Deschutes County Health Services main building to close until Thursday


County officials are still unsure why the main Deschutes County Health Services building is showing slightly elevated levels of carbon monoxide two months after at least four employees were sickened by noxious fumes.

The building on NE Courtney Drive in Bend was evacuated in March after employees reported smelling gas and other odors. At least four employees had ongoing symptoms after exiting the building and had to seek medical attention. County officials attributed the March issues to the heavy snowfall, which blocked the exhaust for the heating, ventilation and air conditioning units on the roof.

The building was outfitted with stand-alone carbon monoxide monitors, and the county took the opportunity to replace its aging fire alarm system with a new system that could also detect carbon monoxide.

But when the contractor brought the carbon monoxide monitoring online just over a week ago, the system began showing carbon monoxide levels inconsistent with previous monitoring. The county opted to close the building again on April 28 as it investigates the problem.

Contractors working on the problem told the Deschutes County Commission on Monday the building has an unusual configuration of its HVAC system, with 24 units located in a relatively tight space on its roof surrounded by a parapet. The contractors were working on the theory that exhaust from one unit might be going into the air intake for another, causing the elevated levels of carbon monoxide. But even when all units were running simultaneously, the contractors could not recreate the problem.

County officials stressed the elevated levels appear to be transient and well below established safety thresholds. Nonetheless such buildings should typically have carbon monoxide levels close to zero.

Carbon monoxide is a colorless, odorless, tasteless gas, and when too much carbon monoxide is in the air, it can replace the oxygen in red blood cells.

Breathing carbon monoxide can cause headaches, dizziness, vomiting and nausea. If levels are high enough, people can pass out and die. Exposure to moderate and high levels over long periods of time has been linked with increased risk of heart disease, and people who survive severe carbon monoxide poisoning may suffer long-term health problems.

County officials said the highest spike in carbon monoxide levels recorded at the building was 8 parts per million, but the highest average levels were at 1 ppm. The American Society of Heating, Refrigeration and Air Conditioning Engineers has the most conservative safety threshold for carbon monoxide levels at 35 ppm over one hour, or 9 ppm over eight hours.

Scientists are not sure what the health effects are when a person is exposed to low levels of carbon monoxide over a long period of time.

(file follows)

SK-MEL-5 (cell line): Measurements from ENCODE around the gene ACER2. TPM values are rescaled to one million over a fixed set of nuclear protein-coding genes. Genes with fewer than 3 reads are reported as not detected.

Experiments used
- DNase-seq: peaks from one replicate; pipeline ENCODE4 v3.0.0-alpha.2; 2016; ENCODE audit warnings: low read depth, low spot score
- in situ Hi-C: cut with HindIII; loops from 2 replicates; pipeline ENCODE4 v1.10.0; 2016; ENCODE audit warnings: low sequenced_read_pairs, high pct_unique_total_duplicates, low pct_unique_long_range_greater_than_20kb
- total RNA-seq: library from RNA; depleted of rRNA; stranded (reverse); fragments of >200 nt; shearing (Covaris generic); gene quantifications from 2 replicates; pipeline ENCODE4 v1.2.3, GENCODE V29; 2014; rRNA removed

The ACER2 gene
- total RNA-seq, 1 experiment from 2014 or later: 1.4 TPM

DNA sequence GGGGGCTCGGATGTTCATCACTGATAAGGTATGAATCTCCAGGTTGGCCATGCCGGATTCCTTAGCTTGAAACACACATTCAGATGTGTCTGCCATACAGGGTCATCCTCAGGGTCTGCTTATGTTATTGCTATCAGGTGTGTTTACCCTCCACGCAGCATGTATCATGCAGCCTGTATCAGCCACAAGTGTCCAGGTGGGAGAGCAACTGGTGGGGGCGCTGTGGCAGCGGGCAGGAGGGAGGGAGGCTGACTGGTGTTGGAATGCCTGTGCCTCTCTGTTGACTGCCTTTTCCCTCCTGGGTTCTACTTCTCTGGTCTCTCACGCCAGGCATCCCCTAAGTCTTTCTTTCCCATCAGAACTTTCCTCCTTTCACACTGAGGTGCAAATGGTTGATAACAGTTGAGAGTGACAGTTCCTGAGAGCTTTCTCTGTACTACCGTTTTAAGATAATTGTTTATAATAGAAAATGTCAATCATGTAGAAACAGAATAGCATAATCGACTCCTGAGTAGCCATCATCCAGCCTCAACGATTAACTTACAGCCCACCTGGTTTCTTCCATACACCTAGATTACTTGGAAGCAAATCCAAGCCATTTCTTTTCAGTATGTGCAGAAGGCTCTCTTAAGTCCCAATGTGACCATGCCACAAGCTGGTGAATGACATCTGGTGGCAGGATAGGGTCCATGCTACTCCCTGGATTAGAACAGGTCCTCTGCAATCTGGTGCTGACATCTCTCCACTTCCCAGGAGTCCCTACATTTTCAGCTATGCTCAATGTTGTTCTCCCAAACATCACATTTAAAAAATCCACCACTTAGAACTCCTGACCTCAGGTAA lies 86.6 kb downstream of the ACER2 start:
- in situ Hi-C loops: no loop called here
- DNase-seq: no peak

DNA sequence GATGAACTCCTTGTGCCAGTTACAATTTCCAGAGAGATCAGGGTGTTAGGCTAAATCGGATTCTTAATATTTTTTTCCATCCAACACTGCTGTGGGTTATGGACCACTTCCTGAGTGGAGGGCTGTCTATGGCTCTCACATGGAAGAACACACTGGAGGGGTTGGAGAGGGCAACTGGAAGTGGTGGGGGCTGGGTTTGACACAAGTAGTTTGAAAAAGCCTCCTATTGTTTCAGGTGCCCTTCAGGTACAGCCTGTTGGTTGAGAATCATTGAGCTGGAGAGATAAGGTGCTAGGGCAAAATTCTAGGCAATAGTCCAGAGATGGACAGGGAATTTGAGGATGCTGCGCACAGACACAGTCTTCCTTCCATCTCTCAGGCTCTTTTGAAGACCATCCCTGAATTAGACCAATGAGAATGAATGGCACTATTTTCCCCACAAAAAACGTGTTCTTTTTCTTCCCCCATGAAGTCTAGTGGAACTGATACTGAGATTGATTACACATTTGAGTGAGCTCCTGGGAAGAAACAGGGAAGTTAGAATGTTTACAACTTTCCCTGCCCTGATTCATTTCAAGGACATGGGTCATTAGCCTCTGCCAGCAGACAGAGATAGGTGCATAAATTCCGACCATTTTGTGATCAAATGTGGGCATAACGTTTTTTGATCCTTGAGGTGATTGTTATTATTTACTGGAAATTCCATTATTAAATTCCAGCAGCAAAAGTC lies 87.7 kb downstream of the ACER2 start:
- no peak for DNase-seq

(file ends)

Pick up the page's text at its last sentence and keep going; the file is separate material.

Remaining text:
“We really don’t want to reoccupy the building until we have substantial reassurance the building is safe,” said Dr. George Conway, Deschutes County Health Services director.

Conway said many of the staff are still concerned about potential health effects from their exposure. The health department has organized an employee call with a toxicologist from the Oregon Health Authority’s Poison Control Center on Wednesday.

The health department has shifted its clinics and services from the main building to its other locations on Wall Street. That displaced most of the health department staff, as well as its behavioral health clinic and services for new and expectant mothers.

Some patients had appointments rescheduled, while others were redirected to new locations.

The county has been operating a shuttle from the Courtney building to its Wall Street campus. The sudden influx of patients and employees have created a parking shortage, and county officials planned to ask county employees to avoid parking in the Wall Street lots if possible.

“As well as we’ve been able to find places for people to work from, this can’t be a long-term strategy,” said Dave Inbody, administration and operations deputy director at the health department. “I think everybody will be thankful to get back into the building.”

Mosaic Medical operates a clinic that provides prenatal services and addiction treatment in the health services building. The clinic shifted patients and staff mainly to its east Bend location.

“There haven’t been any gaps in care,” said Kylan ­Pendleton, Mosaic’s Bend system manager. “We’ve notified the patients, and we’ve gotten cozy over here.”

It’s unclear, however, how long it will take for the building to reopen.

Last week, the contractors placed highly sensitive carbon monoxide detectors to measure average and peak levels from Tuesday to Thursday. But five of the six detectors failed to collect the needed data. The detectors were replaced and a new test run Saturday through Monday.

After briefing the county commissioners Monday afternoon, county officials planned to review the data from the new test and plan their next steps.

Carbon monoxide is a byproduct of the combustion used by HVAC units to produce heat. County officials plan to turn off the heating function of the units linked to the higher carbon monoxide levels, using those units only for air conditioning and ventilation.

Summer temperatures will give the county time to address the heating concerns. Of the 24 units on the roof, 19 date back to when the building was opened in 1997. They were scheduled to be replaced next year.

Lee Randall, Deschutes County facilities director, said the county is now planning to replace the system with a hot water boiler system this year.

“I don’t think anybody wants to go into the next winter with this system in place,” he said.

— Reporter: 541-633-2162,

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